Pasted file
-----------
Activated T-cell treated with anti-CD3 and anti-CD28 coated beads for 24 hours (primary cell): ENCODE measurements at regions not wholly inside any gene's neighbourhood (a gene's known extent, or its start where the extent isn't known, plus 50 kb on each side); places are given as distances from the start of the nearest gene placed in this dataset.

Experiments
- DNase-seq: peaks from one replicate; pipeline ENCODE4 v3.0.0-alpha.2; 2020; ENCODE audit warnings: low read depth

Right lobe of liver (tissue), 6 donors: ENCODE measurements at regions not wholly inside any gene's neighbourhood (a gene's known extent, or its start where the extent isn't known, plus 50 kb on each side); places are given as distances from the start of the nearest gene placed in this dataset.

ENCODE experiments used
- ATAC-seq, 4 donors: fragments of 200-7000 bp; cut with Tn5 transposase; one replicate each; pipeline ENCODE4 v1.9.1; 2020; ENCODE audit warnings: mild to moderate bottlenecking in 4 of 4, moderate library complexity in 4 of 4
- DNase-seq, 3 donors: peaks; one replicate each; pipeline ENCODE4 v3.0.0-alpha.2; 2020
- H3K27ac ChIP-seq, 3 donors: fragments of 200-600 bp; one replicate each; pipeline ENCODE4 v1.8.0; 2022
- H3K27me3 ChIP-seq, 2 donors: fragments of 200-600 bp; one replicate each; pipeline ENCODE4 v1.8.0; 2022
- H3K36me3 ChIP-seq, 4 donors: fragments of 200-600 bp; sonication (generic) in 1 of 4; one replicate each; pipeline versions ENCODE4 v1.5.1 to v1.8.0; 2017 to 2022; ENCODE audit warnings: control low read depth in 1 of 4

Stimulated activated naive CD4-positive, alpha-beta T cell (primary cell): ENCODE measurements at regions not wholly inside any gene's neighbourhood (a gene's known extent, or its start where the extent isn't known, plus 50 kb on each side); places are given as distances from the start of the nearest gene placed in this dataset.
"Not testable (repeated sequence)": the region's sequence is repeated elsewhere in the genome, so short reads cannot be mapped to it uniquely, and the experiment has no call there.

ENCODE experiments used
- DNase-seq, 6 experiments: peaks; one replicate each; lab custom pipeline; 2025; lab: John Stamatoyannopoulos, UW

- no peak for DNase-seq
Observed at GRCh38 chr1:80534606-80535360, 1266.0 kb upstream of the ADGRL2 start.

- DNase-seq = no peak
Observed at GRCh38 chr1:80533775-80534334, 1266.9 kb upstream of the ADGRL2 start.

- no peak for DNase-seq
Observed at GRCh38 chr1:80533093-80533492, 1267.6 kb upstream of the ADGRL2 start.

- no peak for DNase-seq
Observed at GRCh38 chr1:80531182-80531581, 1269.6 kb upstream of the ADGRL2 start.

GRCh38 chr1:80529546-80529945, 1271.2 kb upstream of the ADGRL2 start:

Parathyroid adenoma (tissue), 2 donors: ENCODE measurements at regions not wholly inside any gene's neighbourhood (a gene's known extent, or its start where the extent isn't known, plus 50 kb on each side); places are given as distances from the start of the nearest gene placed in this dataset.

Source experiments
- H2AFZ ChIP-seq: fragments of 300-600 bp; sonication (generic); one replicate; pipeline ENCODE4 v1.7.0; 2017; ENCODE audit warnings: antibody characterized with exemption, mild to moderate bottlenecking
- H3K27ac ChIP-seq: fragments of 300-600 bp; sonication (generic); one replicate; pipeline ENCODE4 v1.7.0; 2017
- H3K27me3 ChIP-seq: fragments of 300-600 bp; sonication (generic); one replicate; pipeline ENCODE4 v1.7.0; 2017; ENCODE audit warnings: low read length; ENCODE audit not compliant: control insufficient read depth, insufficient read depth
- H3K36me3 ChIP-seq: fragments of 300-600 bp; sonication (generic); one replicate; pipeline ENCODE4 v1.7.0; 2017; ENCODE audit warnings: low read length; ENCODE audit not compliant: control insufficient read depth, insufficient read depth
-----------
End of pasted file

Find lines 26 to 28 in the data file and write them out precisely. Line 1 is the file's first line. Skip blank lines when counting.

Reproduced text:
- H2AFZ ChIP-seq: fragments of 300-600 bp; sonication (generic); one replicate; pipeline ENCODE4 v1.7.0; 2017; ENCODE audit warnings: antibody characterized with exemption, mild to moderate bottlenecking
- H3K27ac ChIP-seq: fragments of 300-600 bp; sonication (generic); one replicate; pipeline ENCODE4 v1.7.0; 2017
- H3K27me3 ChIP-seq: fragments of 300-600 bp; sonication (generic); one replicate; pipeline ENCODE4 v1.7.0; 2017; ENCODE audit warnings: low read length; ENCODE audit not compliant: control insufficient read depth, insufficient read depth